Over the past few years, the rise of online booking has become an integral part of trip-planning, making booking a hotel a fast, easy, and convenient part of planning a summer vacation. These online travel bookings are big business: There are an estimated 480 online hotel bookings per minute, comprising 30 percent of all online sales in North America. By searching and booking a room online, consumers can quickly find the right hotel for the right price and get exactly what they want and need.
Unfortunately, however, not all online booking tools are created equal. In many cases, third parties try to trick consumers into thinking they are booking directly with a hotel, when in reality, that is not the case. AH&LA is conducting an awareness campaign aimed at educating consumers on the ballooning problem of rogue vendors and scam artists defrauding consumers who book online through these fraudulent websites.
In March, AH&LA convened a panel on Capitol Hill to raise awareness about the consumer deception issue among lawmakers and their staff. Through a series of questions and answers, the panel underscored the scale of the problem as well as what hotels and consumers can do to protect themselves from fraudulent booking sites.
How are consumers using the internet to book online? How important is it?
From booking directly with hotels, to using travel agencies, to now accessing the multitude of ways people can book online, the distribution of hotel rooms has evolved dramatically in recent years. While there are still a lot of customers booking with our hotels directly in person, by phone, or via call centers, more and more of that business is shifting to non-hotel websites and mobile apps. $152 billion of travel will be booked online in 2015, which is about 30 percent of all online transactions in North America. 62 percent of U.S. adults with Internet purchased a trip online in 2011. This is a growing segment, and as a result, more travel sites are entering the space and competing for visibility. —Mark Morrison, Vice President, Corporate Strategy, Hilton Worldwide
What problems do rogue vendors cause by posing as hotels?
What I see occurring at the hotels we own and manage is the negative impact these scams have on consumers when they arrive at the hotel, or sometimes before. For example, a consumer may have requested a room with a specific view or type of bedding, location on a certain floor, etc., but then they don’t get it. Or they may have a disability and requested a room that suits their needs, but that room isn’t actually booked for them. Or they are the victim of some sort of “booking fee” that my properties don’t actually charge, or perhaps their credit card information is compromised. In other cases, the guest may want to cancel or change their reservation and didn’t realize that they are subject to the rules of the third party, not the hotel. You can see the problem. In these cases, the hotels make every effort to accommodate the guests and their needs, but these scams can cause significant consumer frustration and harm. —Mark Carrier, President, B.F. Saul Company Hospitality Group and Vice Chair of AH&LA’s Board of Directors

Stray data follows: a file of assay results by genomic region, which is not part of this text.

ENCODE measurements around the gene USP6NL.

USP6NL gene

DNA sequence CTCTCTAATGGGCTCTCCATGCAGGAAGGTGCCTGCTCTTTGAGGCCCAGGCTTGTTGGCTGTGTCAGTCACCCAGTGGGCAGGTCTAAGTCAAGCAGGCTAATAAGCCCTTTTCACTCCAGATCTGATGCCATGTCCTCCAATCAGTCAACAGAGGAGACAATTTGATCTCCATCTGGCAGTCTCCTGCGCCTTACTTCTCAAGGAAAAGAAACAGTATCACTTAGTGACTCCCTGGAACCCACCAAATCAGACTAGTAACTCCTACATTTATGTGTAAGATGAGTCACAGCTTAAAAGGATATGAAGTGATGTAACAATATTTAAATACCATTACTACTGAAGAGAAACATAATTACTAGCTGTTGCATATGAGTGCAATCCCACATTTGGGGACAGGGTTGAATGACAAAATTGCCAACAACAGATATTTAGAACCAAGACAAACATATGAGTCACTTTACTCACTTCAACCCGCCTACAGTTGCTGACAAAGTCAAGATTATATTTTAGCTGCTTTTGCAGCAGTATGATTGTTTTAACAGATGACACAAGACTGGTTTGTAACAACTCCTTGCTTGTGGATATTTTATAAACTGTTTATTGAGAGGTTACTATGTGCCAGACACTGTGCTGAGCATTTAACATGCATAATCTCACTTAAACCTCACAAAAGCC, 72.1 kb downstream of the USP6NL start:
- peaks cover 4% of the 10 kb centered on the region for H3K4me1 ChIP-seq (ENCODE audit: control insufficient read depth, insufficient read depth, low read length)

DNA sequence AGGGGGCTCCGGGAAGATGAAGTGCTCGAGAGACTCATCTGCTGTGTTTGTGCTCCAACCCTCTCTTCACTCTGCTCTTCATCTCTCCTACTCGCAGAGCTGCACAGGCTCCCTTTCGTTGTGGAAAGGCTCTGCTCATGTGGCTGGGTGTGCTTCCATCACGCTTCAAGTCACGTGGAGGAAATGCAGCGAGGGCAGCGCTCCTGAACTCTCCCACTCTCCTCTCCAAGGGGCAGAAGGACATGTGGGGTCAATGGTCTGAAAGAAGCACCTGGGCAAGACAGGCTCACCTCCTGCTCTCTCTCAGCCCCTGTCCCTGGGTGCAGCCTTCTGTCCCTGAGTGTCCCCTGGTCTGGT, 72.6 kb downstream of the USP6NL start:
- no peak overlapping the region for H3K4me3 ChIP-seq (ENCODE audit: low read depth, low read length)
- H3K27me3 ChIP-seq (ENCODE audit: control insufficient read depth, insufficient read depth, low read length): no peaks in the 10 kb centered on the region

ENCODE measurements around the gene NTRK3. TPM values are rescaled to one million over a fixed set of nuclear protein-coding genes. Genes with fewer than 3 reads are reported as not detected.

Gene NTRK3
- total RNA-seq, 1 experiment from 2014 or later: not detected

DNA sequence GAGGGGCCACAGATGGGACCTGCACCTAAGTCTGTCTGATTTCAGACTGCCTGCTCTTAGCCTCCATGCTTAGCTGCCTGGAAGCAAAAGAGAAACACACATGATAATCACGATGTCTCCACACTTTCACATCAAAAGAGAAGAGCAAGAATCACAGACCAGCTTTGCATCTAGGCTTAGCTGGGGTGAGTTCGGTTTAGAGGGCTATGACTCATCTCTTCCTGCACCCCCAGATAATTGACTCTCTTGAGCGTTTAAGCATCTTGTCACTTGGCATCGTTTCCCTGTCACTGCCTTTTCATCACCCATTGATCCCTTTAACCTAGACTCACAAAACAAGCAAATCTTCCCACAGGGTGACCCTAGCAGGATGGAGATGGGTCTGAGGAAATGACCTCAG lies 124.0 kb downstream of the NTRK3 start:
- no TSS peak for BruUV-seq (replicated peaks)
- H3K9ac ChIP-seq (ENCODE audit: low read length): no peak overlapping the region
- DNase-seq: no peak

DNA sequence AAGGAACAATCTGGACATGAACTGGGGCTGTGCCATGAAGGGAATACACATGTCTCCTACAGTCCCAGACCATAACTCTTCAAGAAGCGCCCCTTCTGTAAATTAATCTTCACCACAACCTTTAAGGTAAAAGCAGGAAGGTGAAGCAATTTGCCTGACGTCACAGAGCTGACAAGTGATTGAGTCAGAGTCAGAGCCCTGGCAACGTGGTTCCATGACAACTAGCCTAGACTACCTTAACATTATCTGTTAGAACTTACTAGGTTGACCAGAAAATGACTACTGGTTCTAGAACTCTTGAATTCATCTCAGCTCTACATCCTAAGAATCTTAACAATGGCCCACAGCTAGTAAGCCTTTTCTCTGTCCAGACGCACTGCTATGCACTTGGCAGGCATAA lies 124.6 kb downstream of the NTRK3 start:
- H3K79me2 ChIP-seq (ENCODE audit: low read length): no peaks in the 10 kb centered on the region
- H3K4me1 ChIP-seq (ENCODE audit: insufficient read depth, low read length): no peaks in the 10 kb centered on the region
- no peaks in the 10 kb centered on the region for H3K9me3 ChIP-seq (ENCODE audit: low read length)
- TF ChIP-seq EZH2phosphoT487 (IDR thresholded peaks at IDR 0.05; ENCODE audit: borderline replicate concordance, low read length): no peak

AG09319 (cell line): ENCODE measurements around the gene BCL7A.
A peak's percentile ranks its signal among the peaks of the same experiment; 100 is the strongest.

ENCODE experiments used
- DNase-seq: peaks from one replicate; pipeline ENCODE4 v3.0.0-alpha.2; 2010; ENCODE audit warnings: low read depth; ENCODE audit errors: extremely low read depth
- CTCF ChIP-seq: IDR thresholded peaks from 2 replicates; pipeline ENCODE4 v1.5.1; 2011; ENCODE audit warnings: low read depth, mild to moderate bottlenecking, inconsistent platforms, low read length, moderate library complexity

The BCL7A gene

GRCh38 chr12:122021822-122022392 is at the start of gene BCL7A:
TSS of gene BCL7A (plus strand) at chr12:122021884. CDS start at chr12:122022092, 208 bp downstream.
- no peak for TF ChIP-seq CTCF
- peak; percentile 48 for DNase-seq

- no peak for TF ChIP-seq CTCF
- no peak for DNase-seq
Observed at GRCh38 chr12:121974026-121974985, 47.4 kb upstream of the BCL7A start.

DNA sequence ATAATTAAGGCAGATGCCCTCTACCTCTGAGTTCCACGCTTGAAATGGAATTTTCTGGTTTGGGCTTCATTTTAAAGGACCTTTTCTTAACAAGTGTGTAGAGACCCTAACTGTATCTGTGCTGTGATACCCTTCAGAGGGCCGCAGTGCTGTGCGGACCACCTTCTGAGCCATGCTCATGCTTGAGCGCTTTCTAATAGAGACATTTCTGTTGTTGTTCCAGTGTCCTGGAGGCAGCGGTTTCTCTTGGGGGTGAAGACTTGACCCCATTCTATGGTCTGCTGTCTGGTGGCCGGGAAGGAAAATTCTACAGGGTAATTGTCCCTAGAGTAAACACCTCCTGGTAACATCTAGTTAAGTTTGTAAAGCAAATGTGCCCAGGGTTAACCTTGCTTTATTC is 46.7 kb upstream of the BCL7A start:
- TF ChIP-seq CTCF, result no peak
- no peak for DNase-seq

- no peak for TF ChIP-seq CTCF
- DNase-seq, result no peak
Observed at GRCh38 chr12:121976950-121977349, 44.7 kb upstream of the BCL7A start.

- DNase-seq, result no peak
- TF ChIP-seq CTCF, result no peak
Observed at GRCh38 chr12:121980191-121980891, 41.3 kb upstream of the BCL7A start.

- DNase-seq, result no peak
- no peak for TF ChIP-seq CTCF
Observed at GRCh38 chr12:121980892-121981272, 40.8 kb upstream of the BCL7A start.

What marketing tactics are they using to trick people?
The reports we’ve heard indicate these vendors are using a variety of tactics to confuse consumers into thinking that they are the hotel. These third-party companies may be using misleading websites that include logos and pictures of specific hotels. Sometimes, they even have customer service centers staffed with call center receptionists giving the impression that they work directly for a hotel. Other times, they offer fraudulent deals and reward programs. They may claim to have the best deals when they don’t actually have access to a hotel’s rates, or they make promises about points that simply don’t exist. —Andrew Rubinacci, Senior Vice President of Distribution and Strategy, IHG
What is the industry doing to fix the problem?
We are doing what we can to stop these misleading sites, but the problem continues to grow, despite our efforts. The hotel industry has sent numerous cease and desist letters to these entities, asking them to stop these tactics. However, once caught, these websites can often reemerge under a different name or temporarily stop these practices and then start up again after a period of time. Given the scope of the problem and the number of new cases, the cease and desist letters cannot keep up with the number of misleading companies. Further, since hotels don’t enter into contracts with these third-party vendors, we are unable to leverage a commercial solution to the problem.
We have reached out to search engines and online intermediaries to discuss how they can help address these issues, but so far these efforts have not been able to control the growth of this trend of consumer deception. We are urging regulatory agencies such as the FTC to also step in and help stop these misleading practices. —Drew Pinto, Vice President, Distribution, Marriott International
The FTC has a number of tools available to stop this behavior, which is why AH&LA is urging the agency to open an investigation into the rogue vendors. As well as working with the FTC, AH&LA is talking to lawmakers on Capitol Hill regarding further action. If a vendor has misrepresented itself to you or if you’ve fallen victim to a hotel booking scam, contact the FTC. You can visit ftc.gov/complaint to alert the agency to the issue and to file your complaint.
Maryam Cope is vice president, government affairs, at AH&LA.